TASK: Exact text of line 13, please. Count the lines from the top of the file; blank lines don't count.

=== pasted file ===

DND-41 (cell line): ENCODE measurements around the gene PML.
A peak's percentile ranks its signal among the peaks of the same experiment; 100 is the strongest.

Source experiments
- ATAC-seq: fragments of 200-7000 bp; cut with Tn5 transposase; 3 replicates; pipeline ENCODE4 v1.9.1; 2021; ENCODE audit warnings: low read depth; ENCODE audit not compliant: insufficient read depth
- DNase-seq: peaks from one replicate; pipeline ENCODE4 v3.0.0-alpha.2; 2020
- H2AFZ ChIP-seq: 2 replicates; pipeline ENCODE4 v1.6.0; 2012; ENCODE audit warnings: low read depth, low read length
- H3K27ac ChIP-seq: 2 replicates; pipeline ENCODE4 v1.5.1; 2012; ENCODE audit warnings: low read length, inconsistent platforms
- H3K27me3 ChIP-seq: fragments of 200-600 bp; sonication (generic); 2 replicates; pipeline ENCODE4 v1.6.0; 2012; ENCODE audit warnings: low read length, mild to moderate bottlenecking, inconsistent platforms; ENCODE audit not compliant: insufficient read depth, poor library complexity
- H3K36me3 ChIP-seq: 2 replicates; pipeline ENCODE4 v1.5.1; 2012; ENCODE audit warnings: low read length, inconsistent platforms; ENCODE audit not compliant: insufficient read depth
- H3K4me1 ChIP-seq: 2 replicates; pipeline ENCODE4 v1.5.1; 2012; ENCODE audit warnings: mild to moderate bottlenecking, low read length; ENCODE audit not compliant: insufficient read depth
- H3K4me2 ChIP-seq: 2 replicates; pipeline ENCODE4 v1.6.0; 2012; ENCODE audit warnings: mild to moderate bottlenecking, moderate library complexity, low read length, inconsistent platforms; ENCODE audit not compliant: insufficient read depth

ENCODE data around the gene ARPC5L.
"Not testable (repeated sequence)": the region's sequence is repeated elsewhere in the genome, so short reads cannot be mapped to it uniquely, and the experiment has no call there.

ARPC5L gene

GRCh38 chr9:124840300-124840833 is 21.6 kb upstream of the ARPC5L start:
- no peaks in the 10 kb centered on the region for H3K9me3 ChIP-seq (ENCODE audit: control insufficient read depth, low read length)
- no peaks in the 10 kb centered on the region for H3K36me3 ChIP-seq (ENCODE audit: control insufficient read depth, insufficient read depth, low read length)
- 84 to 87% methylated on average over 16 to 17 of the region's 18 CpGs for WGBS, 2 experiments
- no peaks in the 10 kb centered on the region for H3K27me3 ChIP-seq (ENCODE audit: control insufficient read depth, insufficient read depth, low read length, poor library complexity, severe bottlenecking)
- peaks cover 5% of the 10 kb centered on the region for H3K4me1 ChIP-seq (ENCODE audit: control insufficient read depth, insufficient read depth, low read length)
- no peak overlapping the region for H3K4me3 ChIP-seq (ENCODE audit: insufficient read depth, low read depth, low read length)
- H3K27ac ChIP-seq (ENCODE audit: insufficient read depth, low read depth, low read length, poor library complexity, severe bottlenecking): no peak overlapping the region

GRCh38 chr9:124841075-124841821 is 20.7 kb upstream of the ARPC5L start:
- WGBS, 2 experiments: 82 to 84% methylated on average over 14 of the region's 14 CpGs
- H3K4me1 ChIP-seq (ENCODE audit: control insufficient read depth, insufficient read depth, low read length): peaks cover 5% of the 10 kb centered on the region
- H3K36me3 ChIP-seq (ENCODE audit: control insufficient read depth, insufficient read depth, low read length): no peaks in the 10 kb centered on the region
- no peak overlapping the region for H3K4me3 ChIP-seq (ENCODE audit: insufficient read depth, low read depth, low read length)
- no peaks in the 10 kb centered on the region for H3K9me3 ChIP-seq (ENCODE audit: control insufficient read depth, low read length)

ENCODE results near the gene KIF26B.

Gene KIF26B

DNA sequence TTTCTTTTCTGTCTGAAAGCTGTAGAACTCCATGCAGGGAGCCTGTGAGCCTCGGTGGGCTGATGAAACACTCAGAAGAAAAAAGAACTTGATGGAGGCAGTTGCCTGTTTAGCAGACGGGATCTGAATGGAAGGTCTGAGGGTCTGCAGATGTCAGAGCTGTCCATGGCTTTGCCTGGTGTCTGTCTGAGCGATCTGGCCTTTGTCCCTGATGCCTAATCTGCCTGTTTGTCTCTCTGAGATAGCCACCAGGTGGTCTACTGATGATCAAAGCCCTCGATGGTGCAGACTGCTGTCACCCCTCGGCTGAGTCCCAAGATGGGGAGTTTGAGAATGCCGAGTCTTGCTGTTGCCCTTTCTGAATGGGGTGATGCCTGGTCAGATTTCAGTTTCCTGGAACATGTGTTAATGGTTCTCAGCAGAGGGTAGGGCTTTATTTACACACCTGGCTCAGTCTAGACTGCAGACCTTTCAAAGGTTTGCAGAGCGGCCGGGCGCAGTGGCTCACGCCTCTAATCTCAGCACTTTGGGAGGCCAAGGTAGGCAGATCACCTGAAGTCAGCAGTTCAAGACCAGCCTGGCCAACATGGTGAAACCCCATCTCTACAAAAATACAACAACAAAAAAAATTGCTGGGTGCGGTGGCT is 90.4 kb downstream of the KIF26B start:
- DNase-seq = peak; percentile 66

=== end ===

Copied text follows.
"Not testable (repeated sequence)": the region's sequence is repeated elsewhere in the genome, so short reads cannot be mapped to it uniquely, and the experiment has no call there.